"Since leaves can simply be used to add comfort to sedge bedding we were even more surprised when we discovered that the leaves used have insecticidal properties," said Wadley. She surmised they probably were used to repel mosquitoes from the site, which is near the UThongathi River.
"The use of plants and other biological organisms and substances for medicine and other health-related uses is a fascinating aspect of modern human cultures," said Carolyn Ehardt, program director for biological anthropology at the National Science Foundation, which partially funded the research. "Anthropologists have been studying human ethnomedical and ethnobiological systems extensively, aiding in the discovery of new drugs and other therapies. It is quite interesting to gain this level of historical depth to the apparent recognition by these people of the beneficial properties in the local flora."
Marion Bamford, a botanist with the Bernard Price Institute for Palaeontological Research at Witwatersrand, identified the sedges as belonging to a plant called Cryptocarya woodii, or River Wild-quince. C. woodii contains chemicals that have insecticidal and larvicidal properties.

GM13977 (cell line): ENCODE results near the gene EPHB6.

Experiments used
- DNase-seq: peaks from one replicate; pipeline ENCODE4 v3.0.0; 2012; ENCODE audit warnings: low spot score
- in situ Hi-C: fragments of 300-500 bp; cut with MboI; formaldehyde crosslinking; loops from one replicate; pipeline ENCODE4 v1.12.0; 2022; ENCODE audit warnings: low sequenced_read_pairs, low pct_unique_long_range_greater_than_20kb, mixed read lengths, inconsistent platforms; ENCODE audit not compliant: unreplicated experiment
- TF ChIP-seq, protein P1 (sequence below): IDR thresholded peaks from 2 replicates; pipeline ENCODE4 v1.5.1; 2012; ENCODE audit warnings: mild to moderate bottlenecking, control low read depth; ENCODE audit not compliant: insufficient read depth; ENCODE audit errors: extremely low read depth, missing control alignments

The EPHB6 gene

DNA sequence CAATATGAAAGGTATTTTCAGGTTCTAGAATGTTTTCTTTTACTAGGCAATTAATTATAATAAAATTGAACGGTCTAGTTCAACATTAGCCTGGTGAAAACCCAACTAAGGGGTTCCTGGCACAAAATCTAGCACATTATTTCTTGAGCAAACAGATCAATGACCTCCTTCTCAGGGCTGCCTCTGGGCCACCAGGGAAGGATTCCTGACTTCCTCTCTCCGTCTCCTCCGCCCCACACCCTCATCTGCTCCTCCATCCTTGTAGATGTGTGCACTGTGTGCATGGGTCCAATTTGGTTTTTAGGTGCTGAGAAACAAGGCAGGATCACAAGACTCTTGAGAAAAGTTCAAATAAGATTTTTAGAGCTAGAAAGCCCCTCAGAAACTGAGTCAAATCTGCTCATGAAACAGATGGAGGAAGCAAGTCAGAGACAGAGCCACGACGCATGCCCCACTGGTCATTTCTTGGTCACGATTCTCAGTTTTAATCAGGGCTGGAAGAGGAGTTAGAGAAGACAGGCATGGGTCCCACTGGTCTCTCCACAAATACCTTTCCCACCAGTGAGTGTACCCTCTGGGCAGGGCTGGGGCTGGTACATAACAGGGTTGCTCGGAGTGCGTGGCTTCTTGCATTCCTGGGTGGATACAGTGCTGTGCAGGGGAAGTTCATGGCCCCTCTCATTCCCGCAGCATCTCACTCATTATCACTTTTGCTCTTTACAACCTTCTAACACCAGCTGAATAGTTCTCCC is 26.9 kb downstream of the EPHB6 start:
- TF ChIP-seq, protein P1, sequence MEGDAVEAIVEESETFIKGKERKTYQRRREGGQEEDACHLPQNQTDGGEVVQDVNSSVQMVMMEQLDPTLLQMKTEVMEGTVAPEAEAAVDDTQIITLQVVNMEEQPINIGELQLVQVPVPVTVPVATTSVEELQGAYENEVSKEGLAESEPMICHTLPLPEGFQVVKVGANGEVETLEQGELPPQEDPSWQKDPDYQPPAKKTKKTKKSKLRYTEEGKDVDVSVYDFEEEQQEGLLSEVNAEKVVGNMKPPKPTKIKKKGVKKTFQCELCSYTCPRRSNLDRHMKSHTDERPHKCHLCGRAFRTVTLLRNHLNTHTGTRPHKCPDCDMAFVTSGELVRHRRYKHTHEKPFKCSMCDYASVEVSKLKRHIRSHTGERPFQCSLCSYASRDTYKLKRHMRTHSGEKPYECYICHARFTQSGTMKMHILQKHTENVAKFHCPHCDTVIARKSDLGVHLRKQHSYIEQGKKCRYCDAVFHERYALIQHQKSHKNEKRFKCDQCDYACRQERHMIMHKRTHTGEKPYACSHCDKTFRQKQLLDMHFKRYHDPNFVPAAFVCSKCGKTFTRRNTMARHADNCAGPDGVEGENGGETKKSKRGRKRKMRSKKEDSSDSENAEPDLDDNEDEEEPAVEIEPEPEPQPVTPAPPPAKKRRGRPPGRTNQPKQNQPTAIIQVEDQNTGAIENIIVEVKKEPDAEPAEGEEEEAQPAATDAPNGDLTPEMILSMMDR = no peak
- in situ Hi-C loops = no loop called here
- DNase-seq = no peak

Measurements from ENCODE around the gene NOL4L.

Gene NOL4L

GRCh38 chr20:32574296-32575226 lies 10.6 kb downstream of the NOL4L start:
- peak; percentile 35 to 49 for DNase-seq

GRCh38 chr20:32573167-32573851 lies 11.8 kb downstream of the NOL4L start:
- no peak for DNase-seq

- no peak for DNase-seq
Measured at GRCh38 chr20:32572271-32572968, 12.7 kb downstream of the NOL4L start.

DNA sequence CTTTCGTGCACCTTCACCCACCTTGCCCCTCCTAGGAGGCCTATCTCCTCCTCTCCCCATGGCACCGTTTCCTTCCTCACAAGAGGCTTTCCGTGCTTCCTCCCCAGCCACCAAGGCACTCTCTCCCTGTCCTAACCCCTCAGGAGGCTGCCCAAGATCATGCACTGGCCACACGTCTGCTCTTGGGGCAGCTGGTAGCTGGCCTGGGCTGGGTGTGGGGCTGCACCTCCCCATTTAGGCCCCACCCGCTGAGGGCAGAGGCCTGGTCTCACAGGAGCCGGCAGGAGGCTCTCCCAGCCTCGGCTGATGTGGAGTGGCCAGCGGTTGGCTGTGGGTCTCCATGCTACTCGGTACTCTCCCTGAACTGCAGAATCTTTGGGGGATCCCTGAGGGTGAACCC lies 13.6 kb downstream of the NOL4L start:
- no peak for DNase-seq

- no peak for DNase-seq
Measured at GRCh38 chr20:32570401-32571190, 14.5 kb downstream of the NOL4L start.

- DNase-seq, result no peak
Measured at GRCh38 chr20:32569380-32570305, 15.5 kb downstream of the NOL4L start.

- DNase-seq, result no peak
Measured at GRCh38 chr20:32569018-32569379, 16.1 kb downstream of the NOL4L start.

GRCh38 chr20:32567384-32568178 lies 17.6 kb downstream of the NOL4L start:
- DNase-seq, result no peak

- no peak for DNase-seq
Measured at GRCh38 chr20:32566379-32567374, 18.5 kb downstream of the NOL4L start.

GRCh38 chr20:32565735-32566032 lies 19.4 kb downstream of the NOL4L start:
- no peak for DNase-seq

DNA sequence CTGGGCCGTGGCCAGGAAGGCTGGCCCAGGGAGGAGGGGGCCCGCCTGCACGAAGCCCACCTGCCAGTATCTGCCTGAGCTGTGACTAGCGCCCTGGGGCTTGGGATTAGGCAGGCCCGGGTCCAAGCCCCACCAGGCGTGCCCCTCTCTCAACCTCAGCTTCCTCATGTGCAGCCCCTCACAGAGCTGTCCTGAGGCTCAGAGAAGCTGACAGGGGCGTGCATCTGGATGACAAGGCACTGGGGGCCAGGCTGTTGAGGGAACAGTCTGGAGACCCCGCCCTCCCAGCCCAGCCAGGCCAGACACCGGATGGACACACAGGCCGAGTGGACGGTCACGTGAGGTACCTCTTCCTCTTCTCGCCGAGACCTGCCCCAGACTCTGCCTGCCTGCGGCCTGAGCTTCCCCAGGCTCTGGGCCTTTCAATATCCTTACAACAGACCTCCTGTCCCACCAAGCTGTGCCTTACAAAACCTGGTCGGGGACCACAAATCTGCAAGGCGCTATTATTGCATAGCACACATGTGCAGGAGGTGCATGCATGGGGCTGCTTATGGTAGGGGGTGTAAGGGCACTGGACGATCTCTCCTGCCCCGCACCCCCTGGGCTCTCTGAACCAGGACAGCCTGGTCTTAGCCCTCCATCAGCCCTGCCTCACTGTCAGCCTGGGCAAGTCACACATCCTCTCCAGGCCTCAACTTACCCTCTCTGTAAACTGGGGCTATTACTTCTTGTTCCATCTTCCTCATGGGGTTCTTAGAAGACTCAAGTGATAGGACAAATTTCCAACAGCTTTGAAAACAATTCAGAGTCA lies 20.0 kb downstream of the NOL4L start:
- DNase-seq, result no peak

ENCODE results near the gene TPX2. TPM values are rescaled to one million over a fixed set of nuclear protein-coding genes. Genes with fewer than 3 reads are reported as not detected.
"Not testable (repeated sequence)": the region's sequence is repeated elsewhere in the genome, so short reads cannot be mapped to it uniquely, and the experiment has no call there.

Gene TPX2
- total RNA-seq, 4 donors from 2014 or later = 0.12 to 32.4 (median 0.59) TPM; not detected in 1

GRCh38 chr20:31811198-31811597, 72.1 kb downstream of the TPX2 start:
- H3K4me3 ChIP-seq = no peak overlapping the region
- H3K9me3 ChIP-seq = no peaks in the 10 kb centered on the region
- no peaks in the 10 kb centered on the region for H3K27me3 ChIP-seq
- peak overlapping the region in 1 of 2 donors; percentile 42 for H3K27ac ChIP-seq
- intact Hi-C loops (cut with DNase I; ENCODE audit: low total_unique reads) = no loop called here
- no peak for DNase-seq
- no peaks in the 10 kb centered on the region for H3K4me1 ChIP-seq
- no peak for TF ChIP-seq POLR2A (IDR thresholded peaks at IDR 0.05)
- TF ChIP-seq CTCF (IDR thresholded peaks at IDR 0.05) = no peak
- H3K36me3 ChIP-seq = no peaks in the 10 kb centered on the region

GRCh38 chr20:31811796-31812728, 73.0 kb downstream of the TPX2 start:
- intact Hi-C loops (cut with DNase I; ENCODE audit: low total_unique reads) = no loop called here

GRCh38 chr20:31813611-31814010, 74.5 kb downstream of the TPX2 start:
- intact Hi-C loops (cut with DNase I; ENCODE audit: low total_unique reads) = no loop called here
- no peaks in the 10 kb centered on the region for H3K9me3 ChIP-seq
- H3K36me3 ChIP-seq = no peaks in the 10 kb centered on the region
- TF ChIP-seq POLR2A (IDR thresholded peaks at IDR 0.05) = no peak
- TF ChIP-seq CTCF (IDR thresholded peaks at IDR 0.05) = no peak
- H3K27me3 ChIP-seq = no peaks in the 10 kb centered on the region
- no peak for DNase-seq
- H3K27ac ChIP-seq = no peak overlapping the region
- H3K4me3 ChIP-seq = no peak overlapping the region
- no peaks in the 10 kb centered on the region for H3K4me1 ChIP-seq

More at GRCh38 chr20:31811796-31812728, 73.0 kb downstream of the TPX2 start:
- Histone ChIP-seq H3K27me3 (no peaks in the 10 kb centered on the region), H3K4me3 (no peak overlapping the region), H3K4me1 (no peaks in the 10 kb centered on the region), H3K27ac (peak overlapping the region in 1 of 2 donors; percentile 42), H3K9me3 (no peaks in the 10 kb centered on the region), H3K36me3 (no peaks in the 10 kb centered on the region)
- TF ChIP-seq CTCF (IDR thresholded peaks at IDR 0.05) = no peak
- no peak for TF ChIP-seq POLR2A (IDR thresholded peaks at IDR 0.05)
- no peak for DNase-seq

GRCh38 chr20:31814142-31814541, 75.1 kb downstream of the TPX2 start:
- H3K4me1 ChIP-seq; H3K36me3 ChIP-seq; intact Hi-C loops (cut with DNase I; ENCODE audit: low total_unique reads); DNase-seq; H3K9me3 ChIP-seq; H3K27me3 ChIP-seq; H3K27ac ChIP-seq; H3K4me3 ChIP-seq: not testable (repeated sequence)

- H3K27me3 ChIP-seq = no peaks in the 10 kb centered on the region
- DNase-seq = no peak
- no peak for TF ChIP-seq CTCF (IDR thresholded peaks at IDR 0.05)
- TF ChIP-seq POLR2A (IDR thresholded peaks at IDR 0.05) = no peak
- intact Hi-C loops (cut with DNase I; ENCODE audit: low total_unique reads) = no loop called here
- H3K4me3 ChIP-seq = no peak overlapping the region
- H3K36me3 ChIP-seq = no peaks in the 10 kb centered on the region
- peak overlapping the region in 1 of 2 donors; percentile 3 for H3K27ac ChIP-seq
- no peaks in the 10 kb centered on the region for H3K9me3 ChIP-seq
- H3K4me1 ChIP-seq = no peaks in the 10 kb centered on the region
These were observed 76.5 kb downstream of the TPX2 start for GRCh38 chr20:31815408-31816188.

The chemicals have different effects on different insects. "For some insects there is a 'knock-down' effect," said Wadley. "Others are repelled and the breeding rate is interfered with amongst some insects."
C. woodii is in the same family as the Bay leaf, which has culinary use, but is also suitable for storing in grains to repel insects that would eat them.
The research included examining blocks of sediment from the site that had been undisturbed for thousands of years to determine their contents. Paul Goldberg and Francesco B
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National Science Foundation